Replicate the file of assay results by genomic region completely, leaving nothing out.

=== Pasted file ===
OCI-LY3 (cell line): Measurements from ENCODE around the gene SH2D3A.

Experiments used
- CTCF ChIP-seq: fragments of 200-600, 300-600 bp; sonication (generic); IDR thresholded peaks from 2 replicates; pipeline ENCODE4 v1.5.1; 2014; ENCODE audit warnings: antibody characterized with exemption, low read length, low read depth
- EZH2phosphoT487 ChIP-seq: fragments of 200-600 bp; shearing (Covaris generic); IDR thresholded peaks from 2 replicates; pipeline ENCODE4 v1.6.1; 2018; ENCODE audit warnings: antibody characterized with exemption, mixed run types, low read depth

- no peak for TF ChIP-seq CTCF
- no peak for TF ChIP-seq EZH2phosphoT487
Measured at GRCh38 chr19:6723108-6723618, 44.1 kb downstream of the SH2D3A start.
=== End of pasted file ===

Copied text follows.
OCI-LY3 (cell line): Measurements from ENCODE around the gene SH2D3A.

Experiments used
- CTCF ChIP-seq: fragments of 200-600, 300-600 bp; sonication (generic); IDR thresholded peaks from 2 replicates; pipeline ENCODE4 v1.5.1; 2014; ENCODE audit warnings: antibody characterized with exemption, low read length, low read depth
- EZH2phosphoT487 ChIP-seq: fragments of 200-600 bp; shearing (Covaris generic); IDR thresholded peaks from 2 replicates; pipeline ENCODE4 v1.6.1; 2018; ENCODE audit warnings: antibody characterized with exemption, mixed run types, low read depth

- no peak for TF ChIP-seq CTCF
- no peak for TF ChIP-seq EZH2phosphoT487
Measured at GRCh38 chr19:6723108-6723618, 44.1 kb downstream of the SH2D3A start.